Army keeping field hockey alive in soccer-crazy Poland, says coach
With only around 2,000 players playing field hockey in Poland, it is the Polish armed forces which is instrumental in keeping the sport alive in the European nation. Just like India, the Polish army too has been supporting many sports in their country and one of them is field hockey.
Bhubaneswar (PTI): With only around 2,000 players playing field hockey in Poland, it is the Polish armed forces which is instrumental in keeping the sport alive in the European nation. Just like India, the Polish army too has been supporting many sports in their country and one of them is field hockey.
WKS Gunwald Poznan is the most popular hockey club in Poland which last month won their fifth consecutive league title and credit for their success goes to the Polish army which has been supporting the club.
In fact, nine players of the 18-member Poland squad presently playing in the FIH Series Finals here are army men from Gunwald Poznan club.
"Hockey is not so popular sport like here in India. It's one of the small sports in Poland. Soccer and volleyball are the most followed sport. We have just 2,000 players who play hockey," Poland coach Karol Sniezek told PTI on the sidelines of the FIH Series Finals.
"The army has a big role to play in keeping field hockey alive in Poland. They are supporting one club, WKS Gunwald Poznan in the Polish league. The army supports the best players in Poland, not only hockey but other sports as well.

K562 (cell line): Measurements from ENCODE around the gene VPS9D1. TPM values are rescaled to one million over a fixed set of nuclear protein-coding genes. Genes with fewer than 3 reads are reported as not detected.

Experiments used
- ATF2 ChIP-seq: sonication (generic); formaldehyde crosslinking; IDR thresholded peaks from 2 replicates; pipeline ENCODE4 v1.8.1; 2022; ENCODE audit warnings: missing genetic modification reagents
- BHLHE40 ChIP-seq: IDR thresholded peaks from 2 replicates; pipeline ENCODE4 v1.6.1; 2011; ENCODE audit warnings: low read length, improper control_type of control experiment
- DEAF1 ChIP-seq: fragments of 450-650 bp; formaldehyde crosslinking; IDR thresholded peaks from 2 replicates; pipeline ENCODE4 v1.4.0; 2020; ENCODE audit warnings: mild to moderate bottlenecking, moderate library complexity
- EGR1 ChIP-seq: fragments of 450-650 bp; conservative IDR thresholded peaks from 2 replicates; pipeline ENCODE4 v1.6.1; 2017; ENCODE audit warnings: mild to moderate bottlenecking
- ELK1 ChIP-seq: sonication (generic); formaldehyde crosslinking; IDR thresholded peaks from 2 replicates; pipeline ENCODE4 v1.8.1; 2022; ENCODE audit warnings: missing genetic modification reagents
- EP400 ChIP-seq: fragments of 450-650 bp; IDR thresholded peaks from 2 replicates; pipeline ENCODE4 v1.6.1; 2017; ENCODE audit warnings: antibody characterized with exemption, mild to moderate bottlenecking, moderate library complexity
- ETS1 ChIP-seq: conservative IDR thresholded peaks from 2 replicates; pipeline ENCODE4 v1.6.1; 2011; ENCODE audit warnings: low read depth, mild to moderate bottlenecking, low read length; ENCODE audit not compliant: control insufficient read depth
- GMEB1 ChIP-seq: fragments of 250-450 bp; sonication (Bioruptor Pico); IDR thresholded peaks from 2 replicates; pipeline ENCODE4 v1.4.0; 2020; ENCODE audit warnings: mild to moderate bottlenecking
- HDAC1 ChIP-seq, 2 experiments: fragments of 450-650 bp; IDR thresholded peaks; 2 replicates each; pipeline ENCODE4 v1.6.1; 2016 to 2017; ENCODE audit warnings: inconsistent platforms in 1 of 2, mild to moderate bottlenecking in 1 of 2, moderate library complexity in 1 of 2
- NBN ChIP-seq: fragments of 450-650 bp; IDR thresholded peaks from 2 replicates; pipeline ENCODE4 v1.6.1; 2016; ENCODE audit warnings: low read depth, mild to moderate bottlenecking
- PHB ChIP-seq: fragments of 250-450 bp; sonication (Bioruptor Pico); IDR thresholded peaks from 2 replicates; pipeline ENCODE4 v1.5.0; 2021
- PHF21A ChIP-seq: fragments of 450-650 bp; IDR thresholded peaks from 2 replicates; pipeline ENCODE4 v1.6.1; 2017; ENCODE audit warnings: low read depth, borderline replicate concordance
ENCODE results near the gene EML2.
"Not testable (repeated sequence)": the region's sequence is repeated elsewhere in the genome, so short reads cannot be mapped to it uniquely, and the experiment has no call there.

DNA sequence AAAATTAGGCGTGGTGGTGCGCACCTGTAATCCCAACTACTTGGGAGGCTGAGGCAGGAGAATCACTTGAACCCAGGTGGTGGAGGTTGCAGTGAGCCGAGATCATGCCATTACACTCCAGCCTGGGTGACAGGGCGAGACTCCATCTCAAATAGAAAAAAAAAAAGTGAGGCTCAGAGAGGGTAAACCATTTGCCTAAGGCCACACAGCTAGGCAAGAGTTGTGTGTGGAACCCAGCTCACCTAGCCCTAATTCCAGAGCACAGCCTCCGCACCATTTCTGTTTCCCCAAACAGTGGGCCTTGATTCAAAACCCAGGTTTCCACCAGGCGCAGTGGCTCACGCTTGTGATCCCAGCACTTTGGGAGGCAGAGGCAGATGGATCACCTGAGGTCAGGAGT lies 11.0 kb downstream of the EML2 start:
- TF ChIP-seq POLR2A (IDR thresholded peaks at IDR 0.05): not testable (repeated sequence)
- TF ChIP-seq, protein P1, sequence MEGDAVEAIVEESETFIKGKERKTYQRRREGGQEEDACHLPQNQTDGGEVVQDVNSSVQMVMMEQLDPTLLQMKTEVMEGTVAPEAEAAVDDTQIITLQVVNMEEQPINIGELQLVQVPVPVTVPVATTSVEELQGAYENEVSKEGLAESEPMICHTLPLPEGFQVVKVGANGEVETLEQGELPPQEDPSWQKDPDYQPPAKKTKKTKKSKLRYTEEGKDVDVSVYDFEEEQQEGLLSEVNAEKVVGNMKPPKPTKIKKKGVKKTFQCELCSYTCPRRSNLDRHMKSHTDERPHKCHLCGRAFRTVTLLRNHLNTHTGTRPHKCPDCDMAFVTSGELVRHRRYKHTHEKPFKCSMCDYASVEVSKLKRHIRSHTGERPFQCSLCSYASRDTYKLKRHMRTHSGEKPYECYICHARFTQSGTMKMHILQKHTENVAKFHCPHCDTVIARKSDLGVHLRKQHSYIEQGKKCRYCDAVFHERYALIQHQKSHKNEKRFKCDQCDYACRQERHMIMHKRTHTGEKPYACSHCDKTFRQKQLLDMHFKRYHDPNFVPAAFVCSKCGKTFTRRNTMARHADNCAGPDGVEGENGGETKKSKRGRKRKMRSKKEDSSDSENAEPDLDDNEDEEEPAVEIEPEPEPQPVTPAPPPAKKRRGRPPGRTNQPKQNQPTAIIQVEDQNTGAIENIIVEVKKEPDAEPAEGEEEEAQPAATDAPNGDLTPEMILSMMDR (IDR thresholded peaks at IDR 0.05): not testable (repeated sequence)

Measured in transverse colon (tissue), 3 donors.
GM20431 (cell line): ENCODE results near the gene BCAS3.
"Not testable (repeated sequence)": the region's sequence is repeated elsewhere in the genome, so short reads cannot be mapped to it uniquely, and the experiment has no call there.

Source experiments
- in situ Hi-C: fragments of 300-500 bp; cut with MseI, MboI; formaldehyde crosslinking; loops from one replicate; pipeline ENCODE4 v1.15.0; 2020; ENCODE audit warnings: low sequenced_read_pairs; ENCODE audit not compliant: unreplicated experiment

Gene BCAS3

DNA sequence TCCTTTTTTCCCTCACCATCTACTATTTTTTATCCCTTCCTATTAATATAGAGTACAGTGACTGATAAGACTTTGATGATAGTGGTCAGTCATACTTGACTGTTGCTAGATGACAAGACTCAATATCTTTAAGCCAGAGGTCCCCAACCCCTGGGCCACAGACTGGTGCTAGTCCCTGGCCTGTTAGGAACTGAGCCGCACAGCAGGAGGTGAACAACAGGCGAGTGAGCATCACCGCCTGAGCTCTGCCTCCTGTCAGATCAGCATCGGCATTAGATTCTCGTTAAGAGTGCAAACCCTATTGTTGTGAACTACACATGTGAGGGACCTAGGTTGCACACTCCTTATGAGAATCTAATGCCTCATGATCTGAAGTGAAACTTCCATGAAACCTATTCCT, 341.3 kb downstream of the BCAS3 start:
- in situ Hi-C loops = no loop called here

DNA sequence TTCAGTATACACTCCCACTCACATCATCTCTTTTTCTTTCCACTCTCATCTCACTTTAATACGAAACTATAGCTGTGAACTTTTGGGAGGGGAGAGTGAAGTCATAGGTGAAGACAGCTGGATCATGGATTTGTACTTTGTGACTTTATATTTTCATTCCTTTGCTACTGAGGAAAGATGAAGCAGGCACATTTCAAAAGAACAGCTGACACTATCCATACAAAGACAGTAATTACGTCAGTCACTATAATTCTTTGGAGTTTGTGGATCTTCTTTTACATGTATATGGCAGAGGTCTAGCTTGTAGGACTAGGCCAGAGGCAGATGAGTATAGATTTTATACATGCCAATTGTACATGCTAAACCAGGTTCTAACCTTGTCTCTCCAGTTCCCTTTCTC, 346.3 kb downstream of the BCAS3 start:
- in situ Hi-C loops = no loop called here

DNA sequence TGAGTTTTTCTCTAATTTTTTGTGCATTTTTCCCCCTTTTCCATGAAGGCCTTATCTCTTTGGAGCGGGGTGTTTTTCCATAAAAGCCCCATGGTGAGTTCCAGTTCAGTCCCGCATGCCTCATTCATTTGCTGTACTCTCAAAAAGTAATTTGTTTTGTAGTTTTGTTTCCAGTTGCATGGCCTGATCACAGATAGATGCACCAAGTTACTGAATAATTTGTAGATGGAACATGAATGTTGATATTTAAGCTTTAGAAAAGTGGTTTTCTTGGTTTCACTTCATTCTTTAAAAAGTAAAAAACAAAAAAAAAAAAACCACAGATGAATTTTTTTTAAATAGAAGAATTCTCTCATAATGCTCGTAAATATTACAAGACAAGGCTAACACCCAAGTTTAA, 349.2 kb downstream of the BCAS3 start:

"We have nine players in this team from the army. They work for the army and get more time to play hockey," said Sniezek, who is also the coach of Gunwald Poznan club.
He said even though hockey is a small sport in Poland, the army has been working relentlessly for its growth. "Few players play outside of Poland but 80 per cent play in the Polish league. Hockey is a small sport in Poland but the army is doing everything to grow the sport," Sniezek said.
Sniezek said Poland players need more exposure trips to big hockey playing nations to make a mark in the sport.
"We are ranked 21st in the world but we have talent. If you can remember in 2000 Sydney Olympics we scored a last minute goal to send India out of the tournament with a 1-1 draw. So, it's not that we can't play but we need more support," he said. "We mostly have small camps and then sometimes we go abroad to play against Netherlands clubs and other small clubs in Europe. But we need more tours for the players to grow," Sniezek signed off.
Poland will take on Asian Games champions Japan in the cross-overs Wednesday for a place in the semi-finals of the ongoing FIH Series Finals, a tournament from which two places are up for grabs for the FIH Olympic Qualifiers to be held later this year.